By Dave Rosenthal
2:56 PM EST, January 22, 2013
Millions of people got a long-distance view of the "Lincoln Bible," one of those used by President Barack Obama for his second inauguration on Monday. Starting tomorrow, you can get a closer look at the velvet-covered Bible that was used for Abraham Lincoln's oath of office in 1861.
The 1,280-page Bible was provided to Lincoln by William Thomas Carroll, clerk of the Supreme Court, because the president’s family Bible was packed with other belongings en route to Washington, the Library of Congress said in a statement.
According to the Library of Congress, the Bible, published in 1853 by the Oxford University Press, is about four-by-six inches in size. The cover has a shield, made of gold wash over white metal, with the words “Holy Bible” engraved into it. In the back, along with the seal of the Supreme Court, are the words: “I, William Thomas Carroll, clerk of the said court do hereby certify that the preceding copy of the Holy Bible is that upon which the Honble. R. B. Taney, Chief Justice of the said Court, administered to His Excellency, Abraham Lincoln, the oath of office as President of the United States. . .”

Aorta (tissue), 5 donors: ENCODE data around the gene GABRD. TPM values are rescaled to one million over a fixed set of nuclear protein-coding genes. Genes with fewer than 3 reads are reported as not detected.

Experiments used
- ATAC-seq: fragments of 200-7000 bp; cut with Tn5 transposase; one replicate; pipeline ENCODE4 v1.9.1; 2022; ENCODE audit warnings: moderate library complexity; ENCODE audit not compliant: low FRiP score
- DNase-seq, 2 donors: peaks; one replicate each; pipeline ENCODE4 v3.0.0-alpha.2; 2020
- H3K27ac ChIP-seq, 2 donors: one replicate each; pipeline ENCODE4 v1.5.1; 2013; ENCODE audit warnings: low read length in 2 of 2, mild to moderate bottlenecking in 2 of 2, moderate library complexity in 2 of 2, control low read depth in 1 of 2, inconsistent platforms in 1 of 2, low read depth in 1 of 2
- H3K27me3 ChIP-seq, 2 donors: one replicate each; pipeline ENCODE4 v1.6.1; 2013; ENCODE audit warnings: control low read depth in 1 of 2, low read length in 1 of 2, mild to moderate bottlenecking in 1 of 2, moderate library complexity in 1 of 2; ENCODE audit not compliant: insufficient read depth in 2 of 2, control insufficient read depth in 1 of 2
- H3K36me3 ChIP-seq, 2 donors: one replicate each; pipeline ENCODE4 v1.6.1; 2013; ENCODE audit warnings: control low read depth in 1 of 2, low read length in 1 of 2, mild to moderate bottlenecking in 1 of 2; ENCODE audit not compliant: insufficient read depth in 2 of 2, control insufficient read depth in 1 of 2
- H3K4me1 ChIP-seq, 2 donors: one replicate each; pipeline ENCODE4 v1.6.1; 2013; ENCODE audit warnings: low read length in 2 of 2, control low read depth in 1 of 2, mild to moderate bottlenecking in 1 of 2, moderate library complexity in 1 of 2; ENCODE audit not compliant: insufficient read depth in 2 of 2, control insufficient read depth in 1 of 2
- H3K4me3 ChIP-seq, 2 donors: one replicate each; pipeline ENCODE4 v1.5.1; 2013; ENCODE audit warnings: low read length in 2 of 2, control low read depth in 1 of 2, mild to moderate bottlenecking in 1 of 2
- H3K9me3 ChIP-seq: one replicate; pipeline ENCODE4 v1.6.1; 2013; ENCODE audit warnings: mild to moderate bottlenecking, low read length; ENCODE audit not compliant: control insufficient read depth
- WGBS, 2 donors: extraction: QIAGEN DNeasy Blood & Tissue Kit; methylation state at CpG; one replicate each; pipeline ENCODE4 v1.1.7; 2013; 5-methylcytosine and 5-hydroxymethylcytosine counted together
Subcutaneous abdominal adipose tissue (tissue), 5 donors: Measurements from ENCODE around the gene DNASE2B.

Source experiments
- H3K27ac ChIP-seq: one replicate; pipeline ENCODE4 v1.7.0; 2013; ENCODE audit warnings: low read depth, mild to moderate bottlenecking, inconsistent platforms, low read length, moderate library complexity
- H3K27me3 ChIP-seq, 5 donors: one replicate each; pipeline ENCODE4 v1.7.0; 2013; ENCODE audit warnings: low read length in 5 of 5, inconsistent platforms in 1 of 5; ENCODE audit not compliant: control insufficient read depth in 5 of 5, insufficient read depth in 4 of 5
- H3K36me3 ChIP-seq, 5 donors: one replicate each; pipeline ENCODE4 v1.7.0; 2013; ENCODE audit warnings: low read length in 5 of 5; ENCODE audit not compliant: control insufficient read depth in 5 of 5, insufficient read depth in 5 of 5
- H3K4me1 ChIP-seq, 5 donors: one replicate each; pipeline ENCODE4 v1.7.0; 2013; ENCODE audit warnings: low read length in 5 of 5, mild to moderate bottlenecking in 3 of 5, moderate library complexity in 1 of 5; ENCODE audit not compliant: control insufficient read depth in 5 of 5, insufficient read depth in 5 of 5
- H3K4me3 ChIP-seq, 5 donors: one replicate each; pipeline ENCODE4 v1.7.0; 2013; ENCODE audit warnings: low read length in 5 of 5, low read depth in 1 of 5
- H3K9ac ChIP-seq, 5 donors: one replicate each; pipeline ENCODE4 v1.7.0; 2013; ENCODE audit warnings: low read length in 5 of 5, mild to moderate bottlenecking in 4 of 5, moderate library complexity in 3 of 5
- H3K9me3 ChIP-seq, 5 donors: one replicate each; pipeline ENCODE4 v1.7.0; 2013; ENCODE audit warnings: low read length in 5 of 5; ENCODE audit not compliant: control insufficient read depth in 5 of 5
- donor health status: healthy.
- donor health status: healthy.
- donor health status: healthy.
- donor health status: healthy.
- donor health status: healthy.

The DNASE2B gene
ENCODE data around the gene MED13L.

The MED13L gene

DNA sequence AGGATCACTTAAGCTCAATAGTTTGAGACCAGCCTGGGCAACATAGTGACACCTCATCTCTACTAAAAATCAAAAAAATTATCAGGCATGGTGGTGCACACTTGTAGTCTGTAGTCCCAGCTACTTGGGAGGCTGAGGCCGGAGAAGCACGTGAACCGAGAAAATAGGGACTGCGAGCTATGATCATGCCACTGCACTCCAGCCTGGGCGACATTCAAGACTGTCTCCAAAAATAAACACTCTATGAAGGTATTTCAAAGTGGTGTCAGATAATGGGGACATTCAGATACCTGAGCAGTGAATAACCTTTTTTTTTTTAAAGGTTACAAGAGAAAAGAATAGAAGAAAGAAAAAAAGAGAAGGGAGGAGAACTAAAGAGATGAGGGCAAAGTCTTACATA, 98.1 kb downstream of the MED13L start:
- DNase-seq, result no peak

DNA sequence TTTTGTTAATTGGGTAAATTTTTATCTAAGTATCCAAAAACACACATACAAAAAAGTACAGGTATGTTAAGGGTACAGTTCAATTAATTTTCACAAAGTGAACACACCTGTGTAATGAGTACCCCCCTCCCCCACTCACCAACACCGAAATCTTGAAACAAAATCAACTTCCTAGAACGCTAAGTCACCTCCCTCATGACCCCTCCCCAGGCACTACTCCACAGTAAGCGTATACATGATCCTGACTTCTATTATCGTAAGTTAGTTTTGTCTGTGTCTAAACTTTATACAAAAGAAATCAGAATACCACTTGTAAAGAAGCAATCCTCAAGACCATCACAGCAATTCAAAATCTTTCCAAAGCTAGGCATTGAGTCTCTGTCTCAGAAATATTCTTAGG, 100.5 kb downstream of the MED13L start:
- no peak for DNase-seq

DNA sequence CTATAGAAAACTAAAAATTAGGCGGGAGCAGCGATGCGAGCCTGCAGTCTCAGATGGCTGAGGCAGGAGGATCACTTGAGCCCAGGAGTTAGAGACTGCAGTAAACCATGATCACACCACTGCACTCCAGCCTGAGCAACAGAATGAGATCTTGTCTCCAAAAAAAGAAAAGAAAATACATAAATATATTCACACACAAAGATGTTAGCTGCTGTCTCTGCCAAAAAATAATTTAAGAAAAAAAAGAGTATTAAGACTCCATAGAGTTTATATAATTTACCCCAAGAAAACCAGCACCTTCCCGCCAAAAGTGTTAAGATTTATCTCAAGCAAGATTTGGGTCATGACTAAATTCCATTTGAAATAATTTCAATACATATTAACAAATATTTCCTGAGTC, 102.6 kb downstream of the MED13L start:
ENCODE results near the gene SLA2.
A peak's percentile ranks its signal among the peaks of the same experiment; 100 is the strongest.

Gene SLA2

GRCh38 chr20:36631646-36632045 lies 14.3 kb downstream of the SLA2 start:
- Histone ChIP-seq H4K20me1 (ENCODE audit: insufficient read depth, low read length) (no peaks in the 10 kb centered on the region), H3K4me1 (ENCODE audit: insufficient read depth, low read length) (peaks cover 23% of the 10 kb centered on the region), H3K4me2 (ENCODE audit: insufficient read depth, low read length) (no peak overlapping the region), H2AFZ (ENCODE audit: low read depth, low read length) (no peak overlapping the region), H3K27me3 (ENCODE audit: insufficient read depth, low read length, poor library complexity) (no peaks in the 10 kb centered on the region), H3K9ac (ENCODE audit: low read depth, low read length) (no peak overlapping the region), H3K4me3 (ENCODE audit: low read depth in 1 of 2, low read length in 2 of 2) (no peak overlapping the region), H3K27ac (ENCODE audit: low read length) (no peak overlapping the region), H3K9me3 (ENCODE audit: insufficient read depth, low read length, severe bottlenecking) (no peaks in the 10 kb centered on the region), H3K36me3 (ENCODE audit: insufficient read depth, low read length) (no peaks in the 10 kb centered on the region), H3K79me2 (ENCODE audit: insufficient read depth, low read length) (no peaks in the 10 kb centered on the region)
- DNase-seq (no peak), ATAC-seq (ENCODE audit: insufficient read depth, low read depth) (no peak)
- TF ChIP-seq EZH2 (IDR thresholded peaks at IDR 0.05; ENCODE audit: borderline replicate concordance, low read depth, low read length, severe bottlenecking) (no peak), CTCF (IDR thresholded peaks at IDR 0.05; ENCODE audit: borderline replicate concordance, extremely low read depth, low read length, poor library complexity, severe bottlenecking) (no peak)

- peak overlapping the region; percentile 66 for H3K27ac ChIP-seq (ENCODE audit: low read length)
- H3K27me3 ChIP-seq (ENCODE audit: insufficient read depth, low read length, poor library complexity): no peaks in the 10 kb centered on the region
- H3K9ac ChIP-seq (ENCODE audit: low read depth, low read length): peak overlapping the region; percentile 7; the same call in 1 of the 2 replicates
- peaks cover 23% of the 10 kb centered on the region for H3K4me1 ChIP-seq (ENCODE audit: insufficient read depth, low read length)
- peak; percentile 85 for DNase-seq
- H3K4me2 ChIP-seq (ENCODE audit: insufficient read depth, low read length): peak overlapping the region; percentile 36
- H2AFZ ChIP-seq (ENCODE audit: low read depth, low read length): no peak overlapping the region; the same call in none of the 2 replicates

Obama used the Lincoln Bible at his first inauguration. Monday, Obama used it along with a Bible once owned by the Rev. Martin Luther King.
Other important documents included in the Library of Congress' Civil War exhibition are the final draft of Lincoln’s First Inaugural Address and his first draft of the Emancipation Proclamation.
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